Tag Archives: 9/11

My 9/11

I flew to London the evening of Sept. 10. I had business meetings that week, and decided to spend a few extra days in one of my favorite cities. Tim, who would become my husband (but wasn’t yet) decided to come with me. I was always somewhat anxious about being far away from Emma, who was 8 at the time, but by that time I had done enough international travel that I didn’t think about it a lot.

We landed early in the morning, took the train and then the tube to our hotel in Leicester Square, and took a nap for a few hours. When we woke up, we went to a coffee shop to get some caffeine. The radio was on in the coffee shop, and I could hear W. talking about a bombing in the World Trade Center. At first I assumed it had something to do with the 1993 bombing – maybe someone was coming up for trial or something – but as I listened, I realized that something was happening in real time.

Tim and I quickly headed back to our hotel, and I stopped at a pay phone along the way to try to call Emma’s dad to make sure they were ok. But I couldn’t get through. When we got to the hotel, I tried again on the hotel phone, while Tim turned on CNN. Again, the lines were busy. I contacted the hotel operator to tell her I was having trouble getting through to the U.S., and she said something like, “You and everyone else, honey.” (I’m sure that it was a more polite British way of saying it, but that was the meaning.) As I sat down on the bed to watch TV, Tim handed me a glass of Jack Daniels from the mini-bar, with a look on his face that said, “You’re probably going to need this.”

At this point, it was probably 11:30 a.m. New York time. Both towers had fallen, but Flight 93 was still missing. I remember that it was impossible to understand what was going on – what had happened, the sequence of events – because there was so much going on, and so much confusion, that CNN wasn’t really reporting as much as showing images. Images of people holding up pictures of their loved ones, images (over and over and over) of the towers falling, images of people covered in white dust. Eventually I got through to Emma’s dad and my mom, so I knew that everyone was safe.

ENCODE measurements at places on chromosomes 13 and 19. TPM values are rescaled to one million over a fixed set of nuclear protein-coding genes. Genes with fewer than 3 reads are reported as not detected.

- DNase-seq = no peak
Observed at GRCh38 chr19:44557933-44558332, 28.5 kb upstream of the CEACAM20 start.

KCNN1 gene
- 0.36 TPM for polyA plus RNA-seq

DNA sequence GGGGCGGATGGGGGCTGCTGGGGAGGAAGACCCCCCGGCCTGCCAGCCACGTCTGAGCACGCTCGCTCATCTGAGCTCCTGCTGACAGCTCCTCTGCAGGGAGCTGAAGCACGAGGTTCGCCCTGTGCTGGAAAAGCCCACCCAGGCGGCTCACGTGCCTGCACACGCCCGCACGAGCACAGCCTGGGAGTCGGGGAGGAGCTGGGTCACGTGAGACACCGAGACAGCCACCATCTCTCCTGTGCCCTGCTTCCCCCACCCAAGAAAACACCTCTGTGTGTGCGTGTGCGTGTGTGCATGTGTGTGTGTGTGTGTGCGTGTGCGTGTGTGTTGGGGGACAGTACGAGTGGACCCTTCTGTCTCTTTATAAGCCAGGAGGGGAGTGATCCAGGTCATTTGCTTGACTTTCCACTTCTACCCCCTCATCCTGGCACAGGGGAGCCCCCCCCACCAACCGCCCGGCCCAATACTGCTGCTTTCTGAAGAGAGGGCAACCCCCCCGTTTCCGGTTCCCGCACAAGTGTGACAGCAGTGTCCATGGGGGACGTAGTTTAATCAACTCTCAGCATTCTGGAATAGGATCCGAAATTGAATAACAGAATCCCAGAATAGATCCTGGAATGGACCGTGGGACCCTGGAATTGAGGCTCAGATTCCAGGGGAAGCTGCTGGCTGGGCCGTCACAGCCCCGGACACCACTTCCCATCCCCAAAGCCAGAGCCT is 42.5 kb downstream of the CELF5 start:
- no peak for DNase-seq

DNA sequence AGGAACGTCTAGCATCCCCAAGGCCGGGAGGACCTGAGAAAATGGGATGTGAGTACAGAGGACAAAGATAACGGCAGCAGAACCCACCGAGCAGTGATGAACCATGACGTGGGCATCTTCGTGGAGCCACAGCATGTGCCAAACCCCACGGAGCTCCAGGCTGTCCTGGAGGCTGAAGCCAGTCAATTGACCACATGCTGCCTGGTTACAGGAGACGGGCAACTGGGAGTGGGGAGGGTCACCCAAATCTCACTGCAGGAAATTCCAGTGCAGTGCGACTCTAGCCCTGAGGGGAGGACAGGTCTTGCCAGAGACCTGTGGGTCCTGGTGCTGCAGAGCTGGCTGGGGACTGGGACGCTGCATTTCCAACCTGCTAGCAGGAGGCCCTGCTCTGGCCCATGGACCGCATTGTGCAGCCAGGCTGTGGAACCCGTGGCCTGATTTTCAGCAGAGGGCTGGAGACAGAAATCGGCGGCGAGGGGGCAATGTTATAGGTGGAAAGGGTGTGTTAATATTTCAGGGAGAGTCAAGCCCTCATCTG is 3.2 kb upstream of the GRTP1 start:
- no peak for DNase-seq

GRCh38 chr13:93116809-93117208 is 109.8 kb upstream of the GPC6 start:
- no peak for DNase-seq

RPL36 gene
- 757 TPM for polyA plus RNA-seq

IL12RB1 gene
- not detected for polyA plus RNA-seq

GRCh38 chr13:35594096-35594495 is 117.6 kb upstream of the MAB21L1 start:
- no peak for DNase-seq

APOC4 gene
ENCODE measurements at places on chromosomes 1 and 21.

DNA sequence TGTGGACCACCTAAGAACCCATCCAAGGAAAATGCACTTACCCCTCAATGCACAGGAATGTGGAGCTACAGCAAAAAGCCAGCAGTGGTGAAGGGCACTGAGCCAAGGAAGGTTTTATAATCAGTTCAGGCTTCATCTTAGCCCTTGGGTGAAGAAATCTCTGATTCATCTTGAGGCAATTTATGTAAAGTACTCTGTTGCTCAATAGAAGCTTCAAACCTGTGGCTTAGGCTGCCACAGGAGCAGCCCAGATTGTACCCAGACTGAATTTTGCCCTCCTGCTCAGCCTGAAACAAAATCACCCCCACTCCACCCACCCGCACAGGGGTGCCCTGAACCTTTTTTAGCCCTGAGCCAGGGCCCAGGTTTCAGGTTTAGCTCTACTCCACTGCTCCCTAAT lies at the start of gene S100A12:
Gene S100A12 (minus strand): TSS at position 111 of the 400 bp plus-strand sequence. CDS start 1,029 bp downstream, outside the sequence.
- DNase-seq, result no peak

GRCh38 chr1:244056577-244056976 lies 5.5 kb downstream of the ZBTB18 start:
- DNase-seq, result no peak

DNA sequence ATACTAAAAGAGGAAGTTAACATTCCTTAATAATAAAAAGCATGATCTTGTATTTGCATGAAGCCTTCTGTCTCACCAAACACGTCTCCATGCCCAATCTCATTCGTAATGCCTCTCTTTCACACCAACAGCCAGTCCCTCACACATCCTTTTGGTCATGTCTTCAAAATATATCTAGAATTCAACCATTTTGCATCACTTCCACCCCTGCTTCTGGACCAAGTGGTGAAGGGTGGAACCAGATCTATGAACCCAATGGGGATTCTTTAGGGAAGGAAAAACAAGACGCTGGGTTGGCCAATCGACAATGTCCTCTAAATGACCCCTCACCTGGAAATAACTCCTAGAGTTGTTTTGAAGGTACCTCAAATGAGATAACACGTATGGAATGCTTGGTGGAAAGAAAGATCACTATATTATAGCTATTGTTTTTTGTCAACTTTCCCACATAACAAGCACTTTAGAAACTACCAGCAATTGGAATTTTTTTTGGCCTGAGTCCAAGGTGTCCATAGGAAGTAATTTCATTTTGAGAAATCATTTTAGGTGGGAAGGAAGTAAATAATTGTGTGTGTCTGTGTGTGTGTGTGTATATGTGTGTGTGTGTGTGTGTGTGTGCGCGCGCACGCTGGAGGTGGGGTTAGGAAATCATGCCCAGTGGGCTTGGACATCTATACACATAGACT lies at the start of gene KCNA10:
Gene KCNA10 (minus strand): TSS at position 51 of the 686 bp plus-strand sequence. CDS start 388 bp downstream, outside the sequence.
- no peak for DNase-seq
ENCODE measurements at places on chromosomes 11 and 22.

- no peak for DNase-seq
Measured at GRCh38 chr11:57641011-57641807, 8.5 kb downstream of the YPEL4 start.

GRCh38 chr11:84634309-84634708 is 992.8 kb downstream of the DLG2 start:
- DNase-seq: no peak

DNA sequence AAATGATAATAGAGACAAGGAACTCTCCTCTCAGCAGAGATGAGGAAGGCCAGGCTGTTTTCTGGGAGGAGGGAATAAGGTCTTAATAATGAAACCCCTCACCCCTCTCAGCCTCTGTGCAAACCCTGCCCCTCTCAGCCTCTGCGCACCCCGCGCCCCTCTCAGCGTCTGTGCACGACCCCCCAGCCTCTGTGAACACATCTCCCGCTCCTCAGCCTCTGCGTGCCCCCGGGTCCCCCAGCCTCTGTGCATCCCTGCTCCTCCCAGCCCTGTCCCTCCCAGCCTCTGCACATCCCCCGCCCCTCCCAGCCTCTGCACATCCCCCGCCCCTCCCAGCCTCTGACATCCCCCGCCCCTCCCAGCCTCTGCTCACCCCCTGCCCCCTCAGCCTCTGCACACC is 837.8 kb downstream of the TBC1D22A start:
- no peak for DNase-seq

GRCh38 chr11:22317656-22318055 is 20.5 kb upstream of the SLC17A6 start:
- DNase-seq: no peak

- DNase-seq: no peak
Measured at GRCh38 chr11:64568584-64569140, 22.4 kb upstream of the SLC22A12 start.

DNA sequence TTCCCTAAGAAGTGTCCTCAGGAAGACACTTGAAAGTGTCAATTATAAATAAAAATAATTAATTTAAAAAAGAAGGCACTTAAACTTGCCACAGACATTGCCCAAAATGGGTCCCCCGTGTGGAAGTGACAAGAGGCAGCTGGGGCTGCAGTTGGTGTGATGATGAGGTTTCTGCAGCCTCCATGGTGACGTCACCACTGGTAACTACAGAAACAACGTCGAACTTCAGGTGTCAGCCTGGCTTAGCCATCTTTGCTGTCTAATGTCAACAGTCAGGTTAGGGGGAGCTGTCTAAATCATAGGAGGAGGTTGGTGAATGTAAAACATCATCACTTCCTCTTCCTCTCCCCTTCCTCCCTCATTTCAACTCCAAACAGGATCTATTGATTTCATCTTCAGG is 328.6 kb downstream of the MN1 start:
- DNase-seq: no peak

That evening, we gathered in a bar with all of the American ex-pats who were working for Unilever in London, and those of us who had traveled there for meetings that week. We just wanted to be together and laugh and cry.

For the next several days, I was in a state of constant anxiety. I didn’t know when we would get home…at times I wondered if we would get home at all. I wondered if World War III was about to break out. It was unclear if or when international flights were going to start again.

I kept praying over and over, “Please, God, send me a sign that everything is going to be ok.”

On Thursday, we went to the American Airlines office, because…actually, in retrospect, I have no idea why we went. It just seemed like the right thing to do. And while I was there, I saw the mom of one of Emma’s grade school classmates. Someone from home. Someone I recognized. And I had my sign.

(I didn’t know this woman well, and I can’t even remember her name. But after the fact, when I told the story to people, I referred to her as my angel. I ran into her years later, and started to cry when she told me, unprompted, that I was her angel that day. She had been praying for the same thing I had.)

After days of uncertainty, we were able to fly back to Chicago on Sunday, with our original tickets, as American had started flying to the U.S. again on Saturday.

Because all I felt that first week was anxiety, it wasn’t until I was back in Chicago that I was able to grieve. Able to feel like the work I was doing was pointless and futile. (When I expressed this to some others at work, they said, “Oh, yeah, we felt that last week. You’re a week behind.”) I remember that for a long time, the sound of sirens caused me tremendous anxiety. My heart would pound and I would start to sweat.

To this day, I feel like I missed something by not being here when it happened. I missed the opportunity to grieve with my family, friends, neighbors, and church community. I missed news stories. I missed being part of this collective outpouring of grief. The people of London were tremendously understanding and supportive. But it wasn’t the same.

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